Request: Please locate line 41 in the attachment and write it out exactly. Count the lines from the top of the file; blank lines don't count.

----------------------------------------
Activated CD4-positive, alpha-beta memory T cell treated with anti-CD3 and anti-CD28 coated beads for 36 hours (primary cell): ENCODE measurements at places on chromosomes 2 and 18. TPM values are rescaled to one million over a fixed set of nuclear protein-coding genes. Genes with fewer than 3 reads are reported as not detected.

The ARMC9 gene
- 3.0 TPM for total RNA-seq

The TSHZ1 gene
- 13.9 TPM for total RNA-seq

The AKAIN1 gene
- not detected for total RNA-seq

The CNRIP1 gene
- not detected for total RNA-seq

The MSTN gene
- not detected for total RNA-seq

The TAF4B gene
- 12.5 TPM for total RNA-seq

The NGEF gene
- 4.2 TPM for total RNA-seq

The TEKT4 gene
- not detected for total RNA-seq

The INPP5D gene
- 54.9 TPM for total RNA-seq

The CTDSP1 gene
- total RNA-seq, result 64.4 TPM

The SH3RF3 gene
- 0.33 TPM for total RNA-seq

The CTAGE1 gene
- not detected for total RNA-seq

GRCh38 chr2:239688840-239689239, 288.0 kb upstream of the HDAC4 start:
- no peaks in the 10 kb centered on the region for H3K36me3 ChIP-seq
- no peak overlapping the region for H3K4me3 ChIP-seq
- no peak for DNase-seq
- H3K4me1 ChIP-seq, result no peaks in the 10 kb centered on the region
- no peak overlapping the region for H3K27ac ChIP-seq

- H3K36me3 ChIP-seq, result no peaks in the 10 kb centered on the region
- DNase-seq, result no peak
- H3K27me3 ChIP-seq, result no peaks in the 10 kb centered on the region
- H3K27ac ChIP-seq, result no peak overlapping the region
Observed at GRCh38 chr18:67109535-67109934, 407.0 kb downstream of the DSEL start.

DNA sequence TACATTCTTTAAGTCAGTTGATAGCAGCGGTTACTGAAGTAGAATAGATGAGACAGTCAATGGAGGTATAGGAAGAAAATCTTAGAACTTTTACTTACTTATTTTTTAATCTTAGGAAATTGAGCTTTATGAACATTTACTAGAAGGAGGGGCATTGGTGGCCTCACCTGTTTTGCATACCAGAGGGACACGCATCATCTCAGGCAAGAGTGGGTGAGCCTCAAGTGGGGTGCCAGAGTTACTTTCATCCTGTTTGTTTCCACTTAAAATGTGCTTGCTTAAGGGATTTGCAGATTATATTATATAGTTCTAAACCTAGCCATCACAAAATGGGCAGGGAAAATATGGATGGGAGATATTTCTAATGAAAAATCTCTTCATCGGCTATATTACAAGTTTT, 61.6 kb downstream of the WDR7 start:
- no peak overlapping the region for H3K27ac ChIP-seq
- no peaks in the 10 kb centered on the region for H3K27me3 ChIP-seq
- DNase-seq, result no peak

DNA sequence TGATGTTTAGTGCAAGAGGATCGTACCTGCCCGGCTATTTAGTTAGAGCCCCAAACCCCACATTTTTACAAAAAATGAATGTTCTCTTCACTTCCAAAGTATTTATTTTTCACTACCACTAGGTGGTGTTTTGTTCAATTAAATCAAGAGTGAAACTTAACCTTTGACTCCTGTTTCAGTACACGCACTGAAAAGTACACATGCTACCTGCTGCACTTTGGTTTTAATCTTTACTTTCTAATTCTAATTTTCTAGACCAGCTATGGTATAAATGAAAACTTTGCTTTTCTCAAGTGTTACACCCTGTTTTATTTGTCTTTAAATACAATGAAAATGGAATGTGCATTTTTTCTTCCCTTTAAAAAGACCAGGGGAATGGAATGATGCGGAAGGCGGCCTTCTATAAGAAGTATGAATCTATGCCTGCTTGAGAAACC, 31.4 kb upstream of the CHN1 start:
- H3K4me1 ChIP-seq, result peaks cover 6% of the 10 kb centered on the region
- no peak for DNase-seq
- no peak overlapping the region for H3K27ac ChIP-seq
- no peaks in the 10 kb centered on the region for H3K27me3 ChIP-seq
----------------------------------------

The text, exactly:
DNA sequence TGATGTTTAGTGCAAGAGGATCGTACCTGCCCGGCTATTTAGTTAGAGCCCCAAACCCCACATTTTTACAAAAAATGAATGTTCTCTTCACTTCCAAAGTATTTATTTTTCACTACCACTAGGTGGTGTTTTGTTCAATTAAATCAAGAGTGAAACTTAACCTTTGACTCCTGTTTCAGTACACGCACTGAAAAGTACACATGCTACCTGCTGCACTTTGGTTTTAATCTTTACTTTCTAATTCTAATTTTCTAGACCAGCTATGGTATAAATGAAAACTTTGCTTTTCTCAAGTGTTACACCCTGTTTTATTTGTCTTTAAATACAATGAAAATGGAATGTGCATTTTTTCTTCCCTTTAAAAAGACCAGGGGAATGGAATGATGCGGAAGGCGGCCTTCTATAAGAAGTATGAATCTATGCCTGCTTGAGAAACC, 31.4 kb upstream of the CHN1 start: